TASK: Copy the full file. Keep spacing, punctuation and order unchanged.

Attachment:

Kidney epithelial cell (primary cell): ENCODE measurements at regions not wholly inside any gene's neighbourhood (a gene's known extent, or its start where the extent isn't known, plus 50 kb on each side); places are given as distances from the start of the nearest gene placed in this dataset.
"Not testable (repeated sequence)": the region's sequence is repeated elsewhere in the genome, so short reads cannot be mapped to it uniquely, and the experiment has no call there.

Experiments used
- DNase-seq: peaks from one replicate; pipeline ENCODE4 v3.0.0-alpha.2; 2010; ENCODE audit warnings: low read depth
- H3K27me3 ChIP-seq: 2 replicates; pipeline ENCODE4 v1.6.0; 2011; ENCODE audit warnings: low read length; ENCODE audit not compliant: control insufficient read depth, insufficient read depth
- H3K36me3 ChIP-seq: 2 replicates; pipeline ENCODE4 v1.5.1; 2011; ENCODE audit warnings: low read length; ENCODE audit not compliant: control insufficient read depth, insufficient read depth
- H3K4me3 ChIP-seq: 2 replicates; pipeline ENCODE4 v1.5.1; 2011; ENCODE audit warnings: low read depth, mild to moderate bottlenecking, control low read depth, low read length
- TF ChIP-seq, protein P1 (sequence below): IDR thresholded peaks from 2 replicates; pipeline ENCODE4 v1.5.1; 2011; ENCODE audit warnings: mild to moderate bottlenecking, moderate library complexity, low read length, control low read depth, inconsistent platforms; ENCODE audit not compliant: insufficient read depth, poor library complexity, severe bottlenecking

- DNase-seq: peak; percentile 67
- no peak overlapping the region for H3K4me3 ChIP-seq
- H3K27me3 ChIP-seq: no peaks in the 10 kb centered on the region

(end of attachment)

Kidney epithelial cell (primary cell): ENCODE measurements at regions not wholly inside any gene's neighbourhood (a gene's known extent, or its start where the extent isn't known, plus 50 kb on each side); places are given as distances from the start of the nearest gene placed in this dataset.
"Not testable (repeated sequence)": the region's sequence is repeated elsewhere in the genome, so short reads cannot be mapped to it uniquely, and the experiment has no call there.

Experiments used
- DNase-seq: peaks from one replicate; pipeline ENCODE4 v3.0.0-alpha.2; 2010; ENCODE audit warnings: low read depth
- H3K27me3 ChIP-seq: 2 replicates; pipeline ENCODE4 v1.6.0; 2011; ENCODE audit warnings: low read length; ENCODE audit not compliant: control insufficient read depth, insufficient read depth
- H3K36me3 ChIP-seq: 2 replicates; pipeline ENCODE4 v1.5.1; 2011; ENCODE audit warnings: low read length; ENCODE audit not compliant: control insufficient read depth, insufficient read depth
- H3K4me3 ChIP-seq: 2 replicates; pipeline ENCODE4 v1.5.1; 2011; ENCODE audit warnings: low read depth, mild to moderate bottlenecking, control low read depth, low read length
- TF ChIP-seq, protein P1 (sequence below): IDR thresholded peaks from 2 replicates; pipeline ENCODE4 v1.5.1; 2011; ENCODE audit warnings: mild to moderate bottlenecking, moderate library complexity, low read length, control low read depth, inconsistent platforms; ENCODE audit not compliant: insufficient read depth, poor library complexity, severe bottlenecking

- DNase-seq: peak; percentile 67
- no peak overlapping the region for H3K4me3 ChIP-seq
- H3K27me3 ChIP-seq: no peaks in the 10 kb centered on the region